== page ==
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Showcasing Undistributed Cinema

Kianoush Ayyari’s “The Paternal House” was held up by Iranian censors for three years after its 2012 completion. | FILMLINC.ORG

Kianoush Ayyari’s “The Paternal House” was held up by Iranian censors for three years after its 2012 completion. | FILMLINC.ORG

BY STEVE ERICKSON| Now in its 16th year, “Film Comment Selects” has grown mature enough that its program notes describe French director Philippe Grandrieux as a series regular. It opens and closes with films by out gay directors: Terence Davies’ “Sunset Song” (Feb. 17, 7 p.m.) and the late Chantal Akerman’s 1986 musical “Golden Eighties” (Feb.24, 8:45 p.m.). In between, it stops at Iran, Serbia, France (repeatedly), Poland, Japan, the UK, and Russia and makes room for a two-film Charles Bronson spotlight. One of the most valuable aspects of Film Comment’s year-end critics’ poll is its list of the year’s best undistributed films. This year’s “Film Comment Selects” makes it a little easier for New Yorkers to see some of those films.

Kianoush Ayyari is not a name that will resonate with many American fans of Iranian art cinema. In fact, “The Paternal House” (Feb. 20, 6:45 p.m.) is the only film he’s managed to make in the 21st century. Completed in 2012, it was held up by Iranian censors for three years and is only now hitting the international film festival circuit. It’s both familiar and unusual in its context. In the late ‘90s and early ‘00s, Iranian cinema sometimes seemed like the planet’s most feminist, and “The Paternal House” partakes of that tradition.

In 1929, a father slaughters his daughter in an “honor killing” because he suspects that she sleeps around. He and his young son bury her in the basement of the titular mansion. While he doesn’t realize it, this murder will have consequences for his family decades into the future.

Sixteenth edition of “Film Comment Selects” highlights maturity of Lincoln Center festival

The politics of “The Paternal House” may not break new ground, even if they’re admirable, but what’s new about Ayyari’s film is the way it plays like an epic, multi-generational melodrama. The director proves to have quite a flair for drama, which seems all the more powerful for its claustrophobia: the film never leaves the house and its courtyard. Let’s hope his next film doesn’t get another three-year ban.

The muted cinematography of Damien Odoul’s “The Fear” is broken only by the reds of blood and blue-gray and red of French uniforms. | FILMLINC.ORG

The muted cinematography of Damien Odoul’s “The Fear” is broken only by the reds of blood and blue-gray and red of French uniforms. | FILMLINC.ORG

World War I left a long mark on French culture, as seen in films from Jean Renoir’s “La Grande Illusion” to more recent work like Bertrand Tavernier’s “Capitaine Conan” and Serge Bozon’s “La France.” Damien Odoul’s “The Fear” (Feb. 18, 8:45 p.m.; Feb 19, 4:30 p.m.) fits into this tradition. Made approximately a century after the start of that combat, it depicts three friends enthusiastically joining up. Gabriel Dufour (Nino Rocher) expects war to be like a movie. In the opening scene, a pacifist is beaten in a bar brawl, followed by the crowd singing the French national anthem “La Marseillase.” Clearly, there’s no room for anything other than nationalist sentiment in 1914 France.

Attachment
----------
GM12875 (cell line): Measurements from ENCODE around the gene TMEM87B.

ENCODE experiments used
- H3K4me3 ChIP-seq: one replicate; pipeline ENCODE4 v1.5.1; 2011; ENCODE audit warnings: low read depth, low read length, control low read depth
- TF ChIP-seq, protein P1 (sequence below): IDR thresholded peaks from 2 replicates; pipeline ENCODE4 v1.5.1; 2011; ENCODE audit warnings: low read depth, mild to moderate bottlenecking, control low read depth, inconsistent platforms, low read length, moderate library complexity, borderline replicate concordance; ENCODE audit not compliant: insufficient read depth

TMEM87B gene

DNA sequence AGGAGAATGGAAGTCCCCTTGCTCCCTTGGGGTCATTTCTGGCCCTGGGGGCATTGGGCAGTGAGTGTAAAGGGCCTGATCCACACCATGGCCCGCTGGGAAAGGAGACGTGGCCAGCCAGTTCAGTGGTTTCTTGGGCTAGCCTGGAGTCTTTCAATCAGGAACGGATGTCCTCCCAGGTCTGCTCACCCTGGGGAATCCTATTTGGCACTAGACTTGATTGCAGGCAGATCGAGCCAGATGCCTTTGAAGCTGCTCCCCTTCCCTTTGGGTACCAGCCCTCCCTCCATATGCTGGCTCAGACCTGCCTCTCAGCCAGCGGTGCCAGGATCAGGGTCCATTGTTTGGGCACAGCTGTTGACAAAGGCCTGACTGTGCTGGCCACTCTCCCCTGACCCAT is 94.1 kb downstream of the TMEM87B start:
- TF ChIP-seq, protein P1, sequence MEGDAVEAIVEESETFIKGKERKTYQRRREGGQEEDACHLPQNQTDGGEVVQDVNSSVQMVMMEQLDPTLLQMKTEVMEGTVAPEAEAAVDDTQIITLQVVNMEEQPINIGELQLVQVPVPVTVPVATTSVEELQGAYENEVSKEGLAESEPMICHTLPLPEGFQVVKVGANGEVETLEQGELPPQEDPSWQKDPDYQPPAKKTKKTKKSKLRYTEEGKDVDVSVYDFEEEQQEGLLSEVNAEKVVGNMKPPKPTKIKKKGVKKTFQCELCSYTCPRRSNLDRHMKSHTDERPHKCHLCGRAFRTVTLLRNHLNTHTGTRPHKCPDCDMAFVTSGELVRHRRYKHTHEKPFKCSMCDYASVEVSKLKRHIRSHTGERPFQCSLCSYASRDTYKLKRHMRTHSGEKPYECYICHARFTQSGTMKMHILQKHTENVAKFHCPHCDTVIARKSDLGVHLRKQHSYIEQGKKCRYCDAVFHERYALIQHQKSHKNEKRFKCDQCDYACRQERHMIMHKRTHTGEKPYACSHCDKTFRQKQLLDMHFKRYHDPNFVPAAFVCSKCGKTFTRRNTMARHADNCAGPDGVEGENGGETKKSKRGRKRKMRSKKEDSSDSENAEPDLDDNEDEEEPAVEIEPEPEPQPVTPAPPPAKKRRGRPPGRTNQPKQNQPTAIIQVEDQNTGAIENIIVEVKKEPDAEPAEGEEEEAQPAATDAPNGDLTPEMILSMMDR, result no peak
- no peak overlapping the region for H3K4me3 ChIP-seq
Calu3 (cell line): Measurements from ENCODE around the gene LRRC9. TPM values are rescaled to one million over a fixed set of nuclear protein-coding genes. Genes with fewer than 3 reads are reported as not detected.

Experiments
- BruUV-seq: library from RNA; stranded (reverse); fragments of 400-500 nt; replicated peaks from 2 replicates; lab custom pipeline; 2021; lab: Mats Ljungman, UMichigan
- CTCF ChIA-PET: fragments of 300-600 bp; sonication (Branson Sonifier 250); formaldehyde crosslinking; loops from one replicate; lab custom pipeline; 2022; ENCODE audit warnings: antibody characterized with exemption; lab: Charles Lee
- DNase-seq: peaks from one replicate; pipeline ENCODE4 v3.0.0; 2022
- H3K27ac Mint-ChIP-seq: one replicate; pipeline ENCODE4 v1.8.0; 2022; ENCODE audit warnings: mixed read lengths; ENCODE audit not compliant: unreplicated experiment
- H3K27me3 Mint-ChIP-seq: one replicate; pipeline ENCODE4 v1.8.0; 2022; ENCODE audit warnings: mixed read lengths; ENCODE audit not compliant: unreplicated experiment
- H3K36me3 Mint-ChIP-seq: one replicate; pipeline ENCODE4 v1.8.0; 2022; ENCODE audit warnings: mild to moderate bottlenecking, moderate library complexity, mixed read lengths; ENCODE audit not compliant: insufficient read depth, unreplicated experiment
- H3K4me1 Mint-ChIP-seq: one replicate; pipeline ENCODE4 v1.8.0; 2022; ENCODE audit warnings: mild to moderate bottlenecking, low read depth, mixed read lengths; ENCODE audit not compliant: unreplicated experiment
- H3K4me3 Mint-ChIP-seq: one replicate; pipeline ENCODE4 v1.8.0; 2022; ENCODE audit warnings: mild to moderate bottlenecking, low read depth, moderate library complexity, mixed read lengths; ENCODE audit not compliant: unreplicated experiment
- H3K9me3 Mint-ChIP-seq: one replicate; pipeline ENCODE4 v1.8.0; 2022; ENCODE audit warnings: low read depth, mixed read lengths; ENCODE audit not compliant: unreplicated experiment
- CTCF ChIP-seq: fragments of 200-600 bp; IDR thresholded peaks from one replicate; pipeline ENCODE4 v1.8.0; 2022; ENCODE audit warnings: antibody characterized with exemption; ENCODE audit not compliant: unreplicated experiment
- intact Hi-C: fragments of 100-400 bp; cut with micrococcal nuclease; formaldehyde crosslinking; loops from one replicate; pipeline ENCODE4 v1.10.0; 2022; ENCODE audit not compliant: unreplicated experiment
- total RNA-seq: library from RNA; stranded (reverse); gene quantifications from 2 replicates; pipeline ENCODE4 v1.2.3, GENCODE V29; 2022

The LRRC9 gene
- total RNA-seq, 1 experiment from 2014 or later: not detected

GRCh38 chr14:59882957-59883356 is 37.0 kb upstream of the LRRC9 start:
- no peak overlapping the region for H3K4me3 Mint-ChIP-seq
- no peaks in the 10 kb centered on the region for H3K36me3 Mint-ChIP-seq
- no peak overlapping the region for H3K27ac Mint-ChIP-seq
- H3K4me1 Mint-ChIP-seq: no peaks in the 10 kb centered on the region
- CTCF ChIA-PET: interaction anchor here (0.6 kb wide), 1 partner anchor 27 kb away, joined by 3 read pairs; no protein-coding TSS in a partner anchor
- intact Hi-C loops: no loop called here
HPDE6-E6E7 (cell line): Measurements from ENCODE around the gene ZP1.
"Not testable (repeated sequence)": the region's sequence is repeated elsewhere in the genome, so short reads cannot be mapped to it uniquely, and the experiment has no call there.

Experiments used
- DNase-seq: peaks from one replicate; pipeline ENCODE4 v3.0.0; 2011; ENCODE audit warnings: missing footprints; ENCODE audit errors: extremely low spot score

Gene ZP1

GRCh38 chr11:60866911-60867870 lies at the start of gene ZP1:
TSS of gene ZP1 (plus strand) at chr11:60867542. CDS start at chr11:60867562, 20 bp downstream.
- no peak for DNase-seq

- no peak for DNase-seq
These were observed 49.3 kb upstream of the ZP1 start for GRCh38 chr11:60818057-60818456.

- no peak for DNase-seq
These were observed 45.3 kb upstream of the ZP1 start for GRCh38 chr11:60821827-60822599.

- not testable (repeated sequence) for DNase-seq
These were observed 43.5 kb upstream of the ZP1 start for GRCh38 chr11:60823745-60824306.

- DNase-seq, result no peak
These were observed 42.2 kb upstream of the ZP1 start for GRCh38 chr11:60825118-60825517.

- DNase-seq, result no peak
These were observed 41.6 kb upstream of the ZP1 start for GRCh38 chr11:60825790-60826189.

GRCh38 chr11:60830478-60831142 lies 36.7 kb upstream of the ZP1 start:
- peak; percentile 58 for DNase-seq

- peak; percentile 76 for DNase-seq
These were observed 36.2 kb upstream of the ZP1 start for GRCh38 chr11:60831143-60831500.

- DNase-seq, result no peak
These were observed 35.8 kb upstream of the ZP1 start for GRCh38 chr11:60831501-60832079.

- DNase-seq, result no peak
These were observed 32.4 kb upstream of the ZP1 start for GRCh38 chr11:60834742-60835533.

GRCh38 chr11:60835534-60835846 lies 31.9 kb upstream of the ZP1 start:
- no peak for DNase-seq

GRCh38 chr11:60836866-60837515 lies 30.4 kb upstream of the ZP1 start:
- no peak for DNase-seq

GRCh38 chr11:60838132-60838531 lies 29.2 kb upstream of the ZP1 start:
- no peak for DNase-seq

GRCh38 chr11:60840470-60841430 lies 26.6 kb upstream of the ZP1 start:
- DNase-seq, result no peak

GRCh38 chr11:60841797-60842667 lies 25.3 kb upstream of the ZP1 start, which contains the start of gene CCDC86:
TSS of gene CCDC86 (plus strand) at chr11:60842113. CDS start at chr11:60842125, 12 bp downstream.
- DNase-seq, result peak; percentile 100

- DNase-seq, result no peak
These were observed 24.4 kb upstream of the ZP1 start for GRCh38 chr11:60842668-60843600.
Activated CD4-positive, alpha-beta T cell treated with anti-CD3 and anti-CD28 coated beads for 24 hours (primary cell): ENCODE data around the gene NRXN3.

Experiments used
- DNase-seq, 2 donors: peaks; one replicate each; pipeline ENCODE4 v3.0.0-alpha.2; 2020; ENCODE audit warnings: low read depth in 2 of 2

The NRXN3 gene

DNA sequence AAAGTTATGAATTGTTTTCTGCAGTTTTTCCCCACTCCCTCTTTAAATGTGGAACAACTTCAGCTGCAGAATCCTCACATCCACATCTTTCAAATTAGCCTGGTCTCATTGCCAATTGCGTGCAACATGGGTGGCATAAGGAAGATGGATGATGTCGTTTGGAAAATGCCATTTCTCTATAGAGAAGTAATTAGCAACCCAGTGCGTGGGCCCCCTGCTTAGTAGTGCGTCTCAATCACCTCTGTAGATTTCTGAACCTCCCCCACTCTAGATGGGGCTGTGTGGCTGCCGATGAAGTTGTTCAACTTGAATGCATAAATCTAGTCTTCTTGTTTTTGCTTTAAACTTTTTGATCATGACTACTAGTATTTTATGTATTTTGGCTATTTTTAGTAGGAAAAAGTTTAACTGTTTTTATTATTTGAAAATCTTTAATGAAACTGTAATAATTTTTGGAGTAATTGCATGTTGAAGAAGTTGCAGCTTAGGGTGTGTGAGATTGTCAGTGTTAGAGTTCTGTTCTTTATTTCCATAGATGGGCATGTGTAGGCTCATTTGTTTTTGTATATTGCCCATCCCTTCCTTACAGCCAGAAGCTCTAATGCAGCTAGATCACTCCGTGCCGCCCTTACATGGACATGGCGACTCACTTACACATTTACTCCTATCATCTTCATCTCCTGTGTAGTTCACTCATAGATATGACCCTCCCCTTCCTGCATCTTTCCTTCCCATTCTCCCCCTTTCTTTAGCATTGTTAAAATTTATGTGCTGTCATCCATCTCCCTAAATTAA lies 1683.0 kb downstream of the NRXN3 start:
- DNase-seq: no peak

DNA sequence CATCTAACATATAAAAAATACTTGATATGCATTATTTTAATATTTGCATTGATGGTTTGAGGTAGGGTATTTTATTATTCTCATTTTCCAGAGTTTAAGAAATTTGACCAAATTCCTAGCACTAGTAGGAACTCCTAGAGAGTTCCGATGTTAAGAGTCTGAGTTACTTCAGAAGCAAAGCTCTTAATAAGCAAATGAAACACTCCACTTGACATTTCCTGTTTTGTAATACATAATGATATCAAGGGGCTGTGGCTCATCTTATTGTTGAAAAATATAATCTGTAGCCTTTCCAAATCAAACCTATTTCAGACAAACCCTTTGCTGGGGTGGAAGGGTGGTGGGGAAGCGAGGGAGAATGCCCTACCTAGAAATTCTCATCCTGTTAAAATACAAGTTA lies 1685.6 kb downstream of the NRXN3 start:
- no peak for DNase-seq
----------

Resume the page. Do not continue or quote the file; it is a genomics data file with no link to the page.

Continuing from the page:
“The Fear” contains relatively little dialogue; instead Gabriel delivers a nearly constant voice-over of letters to his girlfriend. These track his growing disillusionment, which begins almost as soon as he sees combat. Very quickly, one of his friends is killed and he realizes that combat consists of standing in muddy trenches, firing at distant enemies, and getting eaten alive by lice. The film’s cinematography is suitably muted: only the red of blood and the blue-gray and red of French uniforms are allowed to stand out. Despite Gabriel’s devotion to his girlfriend, the film’s emotional palette is similarly opaque. While some have taken this for a flaw on Odoul’s part, I think it shows the numbing effects of combat. While not as original as “La France,” a war film about deserters running away from battle, “The Fear” can safely take a place among the canon of French films about World War I.

Jonathan Genet as Witold in Andrzej Zulawski’s Cosmos. | FILMLINC.ORG

Jonathan Genet as Witold in Andrzej Zulawski’s Cosmos. | FILMLINC.ORG

This year, “Film Comment Selects” honors Polish director Andrzej Zulawski with a selection of four of his films, including the brand-new “Cosmos” (Feb. 19, 6:30 p.m.). Unfortunately, it’s not the best introduction to his work; it doesn’t come close to rivaling the 1981 horror film/ relationship drama “Possession” as his best film. Based on a novel by Witold Gombrowicz, “Cosmos” suffers from the sense that a lot got lost in translation. Its subtitles, taken from French, are full of awkward puns, wordplay, and nonsense. These undoubtedly worked better in Gombrowicz’s novel, and I’m sure they work better in Zulawski’s film if one understands French.

The film tells the story of two young male friends who stay at a country home, where they begin to see strange signs around them. Hints of an occult presence appear, such as hangings of birds. The presence of actress Sabine Azéma, who often worked with her husband Alain Resnais, evokes that late director’s spirit, and the sense of mystic portent also recalls Jacques Rivette and Raoul Ruiz. But in the end, “Cosmos” doesn’t add up to much.


FILM COMMENT SELECTS | Film Society of Lincoln Center, Walter Reade Theater, 165 W. 65th St. | Feb. 17-24 | $14; $11 for students & seniors at filmlinc.org

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